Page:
If you have been following our content for a while, you’re probably somewhat familiar with the JAMMA standard. Basically, it’s a wiring standard that was created by arcade manufacturers in order to make swapping game boards into cabinets an easier task. We’ve recently seen a rise in boards that use what’s being referred to as the CHAMMA (or Chinese JAMMA) standard. While the two are similar, there are some notable differences that you should be aware of. In this post, we will discuss the CHAMMA standard and what makes it different from the JAMMA standard.
The CHAMMA standard is a wiring standard that shares a lot in common with the JAMMA standard. Both use the same size harness and the same number of pins (28 pins on both the parts and solder sides of the board). The CHAMMA standard also features the same key in the pin 7 position. So, if the size of the harness, number of pins, and key position are the same, what makes CHAMMA any different from JAMMA? Well, it comes down to the wiring of the pins.
Before we move on, we would recommend that you check out our post entitled Buying A New JAMMA Harness? This One Is The BEST! if you are looking to buy a CHAMMA or JAMMA wiring harness. As we mentioned above, the two harnesses are indistinguishable from each other except for their wiring schemes. This means that a standard JAMMA harness will work for either a CHAMMA or a JAMMA setup. With that said, not all JAMMA harnesses are the same. Save yourself some time and trouble and get a good one.
The original version of the JAMMA standard only had support for three action buttons per player. Many fighting games (such as Street Fighter, Mortal Kombat, Tekken, etc.) got around this limitation by using a kick (or additional) harness that hooks up to a separate connector on the board and allows for the addition of more buttons. While this was a good workaround, it did take away some of the convenience of the JAMMA standard as additional wiring changes needed to be made any time you swapped a board into a cabinet that used more than the three action button slots that were available on the harness.
Another workaround to the “three action button problem” of the original JAMMA standard was to use the additional pins near the end of the harness for the extra action buttons for each player. Companies like SNK were the first to start adding action buttons to these pin positions. While that worked great for SNK (whose games typically use 4 action buttons), it was not enough to accommodate the Street Fighter II six button style since there were only enough pins for five total action buttons. The JAMMA standard features ground wire positions in the last two pins of the harness the first of which would block you from adding an additional sixth action button.
In order to get around this limitation, some manufacturers started using this first ground position at the end of the JAMMA harness (or the pin 27 position) as the sixth action button position and that’s pretty much how the CHAMMA standard was created. The CHAMMA standard has greatly grown in popularity recently due to the rise of multigame boards such as the Game Elf series, Pandora’s Box series, and various other Chinese multi-fighter boards. It’s easy to see why the companies that manufacture these boards decided to go with the CHAMMA standard over JAMMA. The CHAMMA standard saves them from having to include an additional header on the board and harness for the extra buttons. It also helps that converting a JAMMA cabinet to CHAMMA is a relatively simple procedure.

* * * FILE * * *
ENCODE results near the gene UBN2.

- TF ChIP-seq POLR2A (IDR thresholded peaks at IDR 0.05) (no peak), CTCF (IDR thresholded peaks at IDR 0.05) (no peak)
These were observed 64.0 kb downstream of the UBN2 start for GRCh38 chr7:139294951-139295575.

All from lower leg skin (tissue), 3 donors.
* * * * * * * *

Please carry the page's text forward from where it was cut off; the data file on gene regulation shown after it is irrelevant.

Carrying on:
Converting a JAMMA wired cabinet to CHAMMA is really just a two-step process. First, cut the ground wires that are going to pin 27 and connect them to pin 28 (or another ground pin on the harness) with the existing wires. Second, wire your sixth action button to the pin 27 location previously used by the relocated ground wire. When you cut the ground wires at pin 27, you may want to leave a bit of wire there to connect your sixth action button for each player. Of course, you can always just crimp a new pin on to the sixth action button wires and insert them into the harness directly. The choice is yours.
There are also adapters available that will convert JAMMA wired cabinets that have specific kick harnesses installed to the CHAMMA standard without having to modify the wiring. For example, MikesArcade.com has a Game Elf/Pandora’s Box/CHAMMA to JAMMA adapter for cabinets that currently have a JAMMA harness with a CPS-1 kick harness installed. The adapter will also work with a CPS-2 kick harness provided that you use their CPS-2 to CPS-1 Kick Harness Adapter.
Buy the CHAMMA to JAMMA adapter from MikesArcade.com now!
Buy the CPS-2 to CPS-1 Kick Harness Adapter from MikesArcade.com now!
We have printable versions of the both the JAMMA pinouts and CHAMMA pinouts for your convenience. These pinouts will come in very handy if you need to use either of these standards in the future. Please click the links below to access the documents.
JAMMA pinout sheet – http://www.arcaderepairtips.com/jamma.html
CHAMMA pinout sheet – http://www.arcaderepairtips.com/chamma.html
With multigame boards such as the Game Elf series, Pandora’s Box series, and various other Chinese multi-fighter boards becoming more and more favored among arcade enthusiasts, it is safe to say that the CHAMMA standard is here to stay. Familiarizing yourself with the difference between the CHAMMA and JAMMA standards will help you when trying to make that wiring conversion between the two types in the future. Please leave any questions or suggestion in our comments section below.